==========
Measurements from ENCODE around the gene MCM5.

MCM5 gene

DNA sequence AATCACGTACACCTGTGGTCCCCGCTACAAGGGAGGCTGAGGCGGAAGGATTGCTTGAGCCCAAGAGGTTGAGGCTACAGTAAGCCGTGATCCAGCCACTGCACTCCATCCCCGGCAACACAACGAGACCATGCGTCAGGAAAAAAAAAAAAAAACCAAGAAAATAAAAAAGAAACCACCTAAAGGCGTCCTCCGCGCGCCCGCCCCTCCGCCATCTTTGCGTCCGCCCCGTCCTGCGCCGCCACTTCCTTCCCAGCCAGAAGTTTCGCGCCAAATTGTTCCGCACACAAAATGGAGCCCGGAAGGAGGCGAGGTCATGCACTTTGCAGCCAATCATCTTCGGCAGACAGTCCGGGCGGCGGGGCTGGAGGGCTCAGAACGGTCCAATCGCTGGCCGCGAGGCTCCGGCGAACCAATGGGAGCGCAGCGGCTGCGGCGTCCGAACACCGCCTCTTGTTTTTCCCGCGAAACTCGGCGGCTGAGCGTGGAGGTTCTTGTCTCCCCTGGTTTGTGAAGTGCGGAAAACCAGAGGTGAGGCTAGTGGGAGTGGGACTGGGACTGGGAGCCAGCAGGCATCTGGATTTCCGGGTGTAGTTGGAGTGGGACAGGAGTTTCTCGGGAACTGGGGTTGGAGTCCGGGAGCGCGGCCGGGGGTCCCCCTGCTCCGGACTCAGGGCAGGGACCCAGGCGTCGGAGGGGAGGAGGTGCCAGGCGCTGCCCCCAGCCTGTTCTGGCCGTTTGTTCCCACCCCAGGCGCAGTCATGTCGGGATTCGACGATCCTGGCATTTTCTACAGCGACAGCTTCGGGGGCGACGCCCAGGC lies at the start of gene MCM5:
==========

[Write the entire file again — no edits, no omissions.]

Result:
Measurements from ENCODE around the gene MCM5.

MCM5 gene

DNA sequence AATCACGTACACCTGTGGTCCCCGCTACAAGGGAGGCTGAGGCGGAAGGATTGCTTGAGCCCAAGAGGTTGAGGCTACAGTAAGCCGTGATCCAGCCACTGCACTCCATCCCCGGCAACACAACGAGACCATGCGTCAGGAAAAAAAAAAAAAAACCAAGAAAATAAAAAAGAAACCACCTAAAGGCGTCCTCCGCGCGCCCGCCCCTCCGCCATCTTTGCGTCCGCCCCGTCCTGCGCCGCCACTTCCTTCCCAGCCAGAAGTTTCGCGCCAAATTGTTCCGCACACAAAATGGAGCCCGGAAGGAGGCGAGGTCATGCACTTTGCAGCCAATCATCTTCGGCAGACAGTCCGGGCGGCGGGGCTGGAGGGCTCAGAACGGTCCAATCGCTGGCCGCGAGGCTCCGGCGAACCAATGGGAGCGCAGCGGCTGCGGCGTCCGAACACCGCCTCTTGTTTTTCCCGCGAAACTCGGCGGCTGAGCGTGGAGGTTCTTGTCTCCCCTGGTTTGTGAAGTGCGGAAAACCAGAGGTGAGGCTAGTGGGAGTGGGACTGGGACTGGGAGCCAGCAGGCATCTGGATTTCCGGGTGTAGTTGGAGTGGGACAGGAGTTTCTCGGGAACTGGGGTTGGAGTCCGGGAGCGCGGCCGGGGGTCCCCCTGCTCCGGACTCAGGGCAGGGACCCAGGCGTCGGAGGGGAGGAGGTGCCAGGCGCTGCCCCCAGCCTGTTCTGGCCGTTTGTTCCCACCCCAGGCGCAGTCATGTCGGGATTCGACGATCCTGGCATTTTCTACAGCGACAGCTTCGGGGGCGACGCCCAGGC lies at the start of gene MCM5: